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Leo X

1475-1521. Pope from 1513. The second son of Lorenzo the Magnificent, Giovanni de'Medici received the tonsure before the age of eight and became a cardinal deacon at age thirteen. His tutors in his father's court included such men as Marsilio Ficino, Angelo Poliziano, and Giovanni Pico della Mirandola. He studied theology and canon law at Pisa and became a member of the college of cardinals in 1492. During the intervening period until his election to the papacy, Giovanni took part in the election of Alexander VI (1492), went into exile from Florence during Savonarola's* reign (1494), became head of the Medici family (1503), participated in the successive elections of Pius III and Julius II, and was able to regain power in Florence through a bloodless revolution by the Florentines (1512).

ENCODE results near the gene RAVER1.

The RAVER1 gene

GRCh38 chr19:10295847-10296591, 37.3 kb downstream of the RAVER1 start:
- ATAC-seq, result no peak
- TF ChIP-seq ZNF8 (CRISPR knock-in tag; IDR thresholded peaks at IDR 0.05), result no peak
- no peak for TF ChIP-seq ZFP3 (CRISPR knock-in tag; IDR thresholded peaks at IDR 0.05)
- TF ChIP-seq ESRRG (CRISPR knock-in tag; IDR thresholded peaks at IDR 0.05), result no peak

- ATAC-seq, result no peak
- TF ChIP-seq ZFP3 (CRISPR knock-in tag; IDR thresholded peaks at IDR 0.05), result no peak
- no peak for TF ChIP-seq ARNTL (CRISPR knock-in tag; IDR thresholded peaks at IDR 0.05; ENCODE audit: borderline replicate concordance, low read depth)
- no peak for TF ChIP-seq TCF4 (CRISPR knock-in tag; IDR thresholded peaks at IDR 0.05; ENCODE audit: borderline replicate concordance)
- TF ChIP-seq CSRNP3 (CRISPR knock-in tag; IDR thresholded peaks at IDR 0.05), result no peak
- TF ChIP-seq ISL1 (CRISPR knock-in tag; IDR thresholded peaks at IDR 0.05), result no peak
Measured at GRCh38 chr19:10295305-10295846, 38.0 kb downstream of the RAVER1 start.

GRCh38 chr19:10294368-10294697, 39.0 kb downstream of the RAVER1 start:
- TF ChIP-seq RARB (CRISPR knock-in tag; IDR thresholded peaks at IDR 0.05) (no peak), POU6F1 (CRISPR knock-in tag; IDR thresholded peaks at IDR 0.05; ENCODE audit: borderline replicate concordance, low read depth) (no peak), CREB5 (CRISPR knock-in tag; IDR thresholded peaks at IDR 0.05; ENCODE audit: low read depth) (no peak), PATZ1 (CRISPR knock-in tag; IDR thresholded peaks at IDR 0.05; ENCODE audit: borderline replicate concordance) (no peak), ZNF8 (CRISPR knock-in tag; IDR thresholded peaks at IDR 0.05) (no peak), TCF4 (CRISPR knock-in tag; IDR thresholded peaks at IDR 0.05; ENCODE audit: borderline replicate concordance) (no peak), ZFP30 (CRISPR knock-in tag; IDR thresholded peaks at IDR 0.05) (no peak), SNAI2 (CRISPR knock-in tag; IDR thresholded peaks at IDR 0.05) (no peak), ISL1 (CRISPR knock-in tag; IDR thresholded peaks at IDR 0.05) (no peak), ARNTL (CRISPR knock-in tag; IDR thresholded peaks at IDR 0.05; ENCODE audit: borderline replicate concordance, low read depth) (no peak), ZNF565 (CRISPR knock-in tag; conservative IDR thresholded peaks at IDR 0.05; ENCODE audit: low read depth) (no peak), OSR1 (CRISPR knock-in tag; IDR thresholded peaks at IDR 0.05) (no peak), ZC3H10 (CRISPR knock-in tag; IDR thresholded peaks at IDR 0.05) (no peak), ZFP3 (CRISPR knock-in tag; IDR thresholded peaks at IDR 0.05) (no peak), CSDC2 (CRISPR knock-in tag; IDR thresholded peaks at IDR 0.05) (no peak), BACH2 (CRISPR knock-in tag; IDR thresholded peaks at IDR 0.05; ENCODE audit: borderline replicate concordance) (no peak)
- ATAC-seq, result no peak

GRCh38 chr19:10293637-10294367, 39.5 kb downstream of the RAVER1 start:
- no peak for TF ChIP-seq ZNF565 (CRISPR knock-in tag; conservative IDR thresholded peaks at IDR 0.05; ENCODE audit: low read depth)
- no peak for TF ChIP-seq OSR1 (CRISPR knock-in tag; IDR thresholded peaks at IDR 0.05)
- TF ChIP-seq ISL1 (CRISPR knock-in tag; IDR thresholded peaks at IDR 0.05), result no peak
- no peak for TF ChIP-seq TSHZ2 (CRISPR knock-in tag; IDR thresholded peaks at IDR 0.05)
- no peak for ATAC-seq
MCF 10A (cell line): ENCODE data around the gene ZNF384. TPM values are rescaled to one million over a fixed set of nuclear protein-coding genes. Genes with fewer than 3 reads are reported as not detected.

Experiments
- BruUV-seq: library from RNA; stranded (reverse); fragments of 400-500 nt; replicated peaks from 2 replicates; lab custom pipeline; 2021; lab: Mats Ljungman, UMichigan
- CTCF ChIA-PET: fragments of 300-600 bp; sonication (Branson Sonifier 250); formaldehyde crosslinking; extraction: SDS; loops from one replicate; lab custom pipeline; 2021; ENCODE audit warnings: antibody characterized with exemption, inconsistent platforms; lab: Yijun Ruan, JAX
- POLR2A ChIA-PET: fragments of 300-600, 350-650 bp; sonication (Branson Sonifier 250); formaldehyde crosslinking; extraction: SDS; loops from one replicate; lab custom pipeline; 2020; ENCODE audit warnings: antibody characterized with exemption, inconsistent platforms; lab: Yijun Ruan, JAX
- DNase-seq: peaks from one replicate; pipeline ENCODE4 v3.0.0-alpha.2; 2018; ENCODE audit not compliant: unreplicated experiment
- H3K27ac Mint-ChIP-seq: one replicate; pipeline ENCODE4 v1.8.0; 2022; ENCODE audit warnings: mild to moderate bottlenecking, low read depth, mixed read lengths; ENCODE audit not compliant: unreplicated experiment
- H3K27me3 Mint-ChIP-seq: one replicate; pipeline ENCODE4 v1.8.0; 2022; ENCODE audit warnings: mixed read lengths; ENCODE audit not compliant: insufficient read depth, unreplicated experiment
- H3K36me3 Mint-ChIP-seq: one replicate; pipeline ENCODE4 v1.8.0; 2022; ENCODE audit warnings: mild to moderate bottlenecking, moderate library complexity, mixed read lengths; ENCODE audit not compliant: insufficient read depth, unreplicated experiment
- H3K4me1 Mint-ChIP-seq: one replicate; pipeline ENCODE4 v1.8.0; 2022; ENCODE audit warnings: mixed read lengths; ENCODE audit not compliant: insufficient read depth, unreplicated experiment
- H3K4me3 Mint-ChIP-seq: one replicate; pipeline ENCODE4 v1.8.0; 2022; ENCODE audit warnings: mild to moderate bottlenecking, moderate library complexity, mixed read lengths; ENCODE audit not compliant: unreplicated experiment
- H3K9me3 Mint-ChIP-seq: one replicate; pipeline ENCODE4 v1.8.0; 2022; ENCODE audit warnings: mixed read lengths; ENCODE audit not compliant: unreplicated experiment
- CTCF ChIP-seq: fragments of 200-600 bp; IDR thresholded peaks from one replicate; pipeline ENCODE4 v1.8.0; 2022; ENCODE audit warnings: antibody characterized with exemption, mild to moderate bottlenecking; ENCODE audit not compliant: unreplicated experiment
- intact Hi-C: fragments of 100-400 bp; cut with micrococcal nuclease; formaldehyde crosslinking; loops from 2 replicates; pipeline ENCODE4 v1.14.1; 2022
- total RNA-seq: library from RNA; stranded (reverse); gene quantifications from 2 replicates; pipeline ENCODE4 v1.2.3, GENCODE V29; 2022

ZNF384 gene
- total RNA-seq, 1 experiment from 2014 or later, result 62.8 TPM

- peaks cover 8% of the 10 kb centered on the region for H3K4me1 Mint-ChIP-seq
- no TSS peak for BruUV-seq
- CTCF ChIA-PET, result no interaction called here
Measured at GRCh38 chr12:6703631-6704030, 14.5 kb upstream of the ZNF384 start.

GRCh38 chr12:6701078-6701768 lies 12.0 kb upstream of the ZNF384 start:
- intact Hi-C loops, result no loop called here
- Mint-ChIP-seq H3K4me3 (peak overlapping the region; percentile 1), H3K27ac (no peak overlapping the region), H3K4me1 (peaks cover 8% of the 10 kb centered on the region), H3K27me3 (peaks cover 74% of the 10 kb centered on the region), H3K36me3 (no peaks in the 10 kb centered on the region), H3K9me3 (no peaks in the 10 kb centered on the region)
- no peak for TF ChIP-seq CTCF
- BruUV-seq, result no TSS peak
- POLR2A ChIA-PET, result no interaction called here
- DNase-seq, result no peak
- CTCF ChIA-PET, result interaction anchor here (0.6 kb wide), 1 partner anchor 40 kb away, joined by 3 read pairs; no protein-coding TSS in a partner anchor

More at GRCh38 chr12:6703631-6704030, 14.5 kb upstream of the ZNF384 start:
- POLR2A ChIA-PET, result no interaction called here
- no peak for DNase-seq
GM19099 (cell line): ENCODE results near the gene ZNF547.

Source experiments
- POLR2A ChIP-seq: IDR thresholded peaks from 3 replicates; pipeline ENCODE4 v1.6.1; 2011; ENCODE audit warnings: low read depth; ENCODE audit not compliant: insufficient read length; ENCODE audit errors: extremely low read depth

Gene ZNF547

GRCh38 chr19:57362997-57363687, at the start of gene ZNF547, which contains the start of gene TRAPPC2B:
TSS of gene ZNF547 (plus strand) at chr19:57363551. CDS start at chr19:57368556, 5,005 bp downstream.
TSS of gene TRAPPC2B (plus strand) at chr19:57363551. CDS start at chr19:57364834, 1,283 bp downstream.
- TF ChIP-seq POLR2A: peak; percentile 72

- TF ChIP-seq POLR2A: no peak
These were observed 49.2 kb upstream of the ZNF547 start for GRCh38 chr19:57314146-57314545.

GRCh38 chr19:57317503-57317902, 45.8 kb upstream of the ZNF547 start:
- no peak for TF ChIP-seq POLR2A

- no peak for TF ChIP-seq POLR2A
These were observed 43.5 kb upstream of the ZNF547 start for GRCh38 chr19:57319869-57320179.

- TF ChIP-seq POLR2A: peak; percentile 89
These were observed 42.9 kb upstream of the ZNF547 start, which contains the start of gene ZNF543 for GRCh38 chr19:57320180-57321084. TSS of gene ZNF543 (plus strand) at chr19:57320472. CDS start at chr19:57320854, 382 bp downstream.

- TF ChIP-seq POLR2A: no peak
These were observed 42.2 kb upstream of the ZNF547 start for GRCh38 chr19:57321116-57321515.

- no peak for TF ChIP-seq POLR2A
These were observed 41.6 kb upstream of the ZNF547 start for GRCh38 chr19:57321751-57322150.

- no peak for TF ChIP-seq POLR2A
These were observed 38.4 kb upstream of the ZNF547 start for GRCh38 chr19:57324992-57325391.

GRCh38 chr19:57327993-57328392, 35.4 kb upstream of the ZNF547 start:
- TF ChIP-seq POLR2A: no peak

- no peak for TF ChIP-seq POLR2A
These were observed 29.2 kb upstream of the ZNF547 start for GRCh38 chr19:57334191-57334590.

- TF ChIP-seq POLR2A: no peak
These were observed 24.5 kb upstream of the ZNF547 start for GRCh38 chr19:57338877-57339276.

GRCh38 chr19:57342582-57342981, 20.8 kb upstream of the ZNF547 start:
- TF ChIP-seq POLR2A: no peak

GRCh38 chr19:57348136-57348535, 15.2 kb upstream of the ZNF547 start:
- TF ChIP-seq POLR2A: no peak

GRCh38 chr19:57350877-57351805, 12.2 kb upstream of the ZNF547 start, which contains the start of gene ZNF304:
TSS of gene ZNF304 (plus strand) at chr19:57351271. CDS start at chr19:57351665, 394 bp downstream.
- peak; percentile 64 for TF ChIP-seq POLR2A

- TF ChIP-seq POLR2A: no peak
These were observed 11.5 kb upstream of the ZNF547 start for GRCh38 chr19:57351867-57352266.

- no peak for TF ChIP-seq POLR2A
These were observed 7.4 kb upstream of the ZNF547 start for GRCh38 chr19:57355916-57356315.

On 15 March 1513, he received holy orders, on the seventeenth he was consecrated bishop, and he was crowned pope on the nineteenth. He was chosen because of his peace-loving qualities as opposed to the warriorlike tendencies of Julius II. Leo personified the Renaissance-he loved art, music, and the theater, and was the patron of many humanists. His piety was probably sincere, but his lavish spending impoverished the papacy. He managed the culminating work of the Fifth Lateran Council (1512- 17) and negotiated a settlement with Francis I of France which clarified the duties of king and pope (1515). In his constant search for sources of revenue Leo renewed an indulgence to support the building of St. Peter's, an act which led the Protestant Reformation.

See W. Roscoe, Life and Pontificate of Leo X (2 vols., 1853).